Paris, Pere Lachaise Cemetery

Père Lachaise Cemetery, Paris

This beauty is the Metro sign at the cemetery. This is one of a number of Paris metro entrances designed in 1900 by architech Hector Guimard. When he was contracted to design these structures the requirements for his art were elegance, using iron, glass and ceramics. "Today, with their sinuous organic lines, Art Neuveau lettering, and lights like floral pods that seem to sway at the end of their long cast iron stems, Guimard's Metro entrances have become some of the best known images of Paris." TWIGHLIGHT OF THE BELLE EPOCH, Mary Mcauliffe.

This is a person who was playing just outside the Metro entrance. Great guy. He and I had a good chinwag. In the previous picture you can see him to the left.

Okay, into the cemetery we go. Now, we are  just going to do a bit of a tour through this cemetery. Naturally, I did not cover the whole thing, heck, there are 70,000 people buried here, nor do I know anything about a lot of the people whose tombs and gravesights I took a picture of.  However, I did accent some the artists who are here, as we will see. So here we go.

Love the cobblestones and curved walkways.

Paul Baudry, decorator of the Paris Opera.

These two pictures are a complete look at top and bottom of the above sculpture.

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High school students making their after school way home through Pere Lachaise

Edith Piaf's grave.

Her family name was Gassion.  She was a French cabaret singer who is regarded as France's national diva, as well as being one of France's greatest international stars. And for whatever else we know or don't know about her, she was a great, great singer. 
No Regrets: 
Comme Moi: 
Photo by Felista 

Photo by Felista

Photo by Felista

Photo by Felista 

Here I am hidden amid the foliage and statuary looking over grave-sights as far as I can see.
Photo by Pete Murray

Holding up the fence at the tomb of French playwright, Moleire.
Photo by Felista

Panning back to the left a bit and there's Felista.

Sons Pete and Mike with the great French writer, Honoré de Balzac. In my view, Balzac is the greatest writer to put pen to page. "What about Tolstoy?" Asks son Mike. And what about Dickens and Melville, asks my friend Mike.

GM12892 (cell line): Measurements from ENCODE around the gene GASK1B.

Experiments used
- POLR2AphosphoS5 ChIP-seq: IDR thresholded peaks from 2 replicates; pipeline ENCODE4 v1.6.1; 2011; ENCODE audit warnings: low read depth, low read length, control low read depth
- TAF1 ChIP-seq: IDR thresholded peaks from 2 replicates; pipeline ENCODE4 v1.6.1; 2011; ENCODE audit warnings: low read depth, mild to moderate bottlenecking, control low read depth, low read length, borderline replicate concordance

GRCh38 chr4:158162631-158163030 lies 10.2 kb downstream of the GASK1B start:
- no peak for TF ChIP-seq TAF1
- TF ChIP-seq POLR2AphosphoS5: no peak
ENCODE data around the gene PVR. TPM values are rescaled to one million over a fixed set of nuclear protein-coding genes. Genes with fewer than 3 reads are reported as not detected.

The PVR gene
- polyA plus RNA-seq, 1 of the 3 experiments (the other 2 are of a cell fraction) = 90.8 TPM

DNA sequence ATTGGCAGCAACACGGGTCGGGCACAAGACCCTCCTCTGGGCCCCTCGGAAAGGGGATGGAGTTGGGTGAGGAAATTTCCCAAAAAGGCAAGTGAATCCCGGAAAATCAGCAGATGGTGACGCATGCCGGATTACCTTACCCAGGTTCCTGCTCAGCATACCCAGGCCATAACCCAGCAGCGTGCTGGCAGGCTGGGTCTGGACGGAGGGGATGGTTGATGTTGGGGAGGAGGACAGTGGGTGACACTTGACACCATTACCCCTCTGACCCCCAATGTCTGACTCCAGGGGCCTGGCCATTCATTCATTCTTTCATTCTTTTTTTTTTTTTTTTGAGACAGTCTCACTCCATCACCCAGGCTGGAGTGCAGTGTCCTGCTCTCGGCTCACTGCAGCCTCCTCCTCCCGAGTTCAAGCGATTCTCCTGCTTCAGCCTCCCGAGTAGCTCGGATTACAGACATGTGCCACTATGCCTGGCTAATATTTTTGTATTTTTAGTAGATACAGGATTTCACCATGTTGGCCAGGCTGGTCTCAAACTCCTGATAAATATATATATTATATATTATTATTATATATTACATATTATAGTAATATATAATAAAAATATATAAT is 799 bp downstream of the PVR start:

Photo by Mike Murray
Italian painter and sculpture, Amedeo Clemente Modigliani. If you have never seen this guy's work, it is outstanding.

Keeping vigil over Modigliani's grave.

Jimmy Morrison's grave.

Morrison thought he was snorting cocaine, but what he snorted was heroin, and it killed him. 

There's an alley-way. All kinds of neat alley-ways throughout Père Lachaise.

Italian composer, Gioachino Rossini 

Listening intently. Love those Italian composers. When you are listening to them you know you are alive.

Oscar Wilde and all sweet those kisses. He was an Irish writer, poet. He wrote THE PICTURE OF DORIAN GRAY, and THE IMPORTANCE OF BEING ERNEST, among many other fine works.

Mike and Pete with Oscar Wilde.

Large gatherings of people and flowers mean yet another well known artist. Here is Polish composer Frédéric Chopin.

Nocturno en si bemol menor Op 9 n 1:

Felista with Chopin. She fits right in, doesn't she?

Someone tell that man not to feed the animals.

 Jean Carriès, French sculpture, ceramist, miniaturist.

One of his miniatures.

Me taking a picture of Pete taking a picture.

French writer, Colette. This lady created quite a stir.

But then, that is the job of the writer, the artist, isn't it? An artist, that is, of merit shows what is happening truthfully, honesty, and lets biases by biases. People will have their biases. It is not the artist's job to be concerned with those sorts of things. 


Photos contributed by Pete and Mike Murray, and Felista.

1 comment:

  1. Skip (and Felista, Pete, and Mike!!) Fabulous and intimate look at wonderful Père Lachaise!! I am doing a lecture on Père Lachaise in February at Mount Auburn Cemetery and wonder if you'd like to participate in some way? We'll talk if you're interested! XO Carol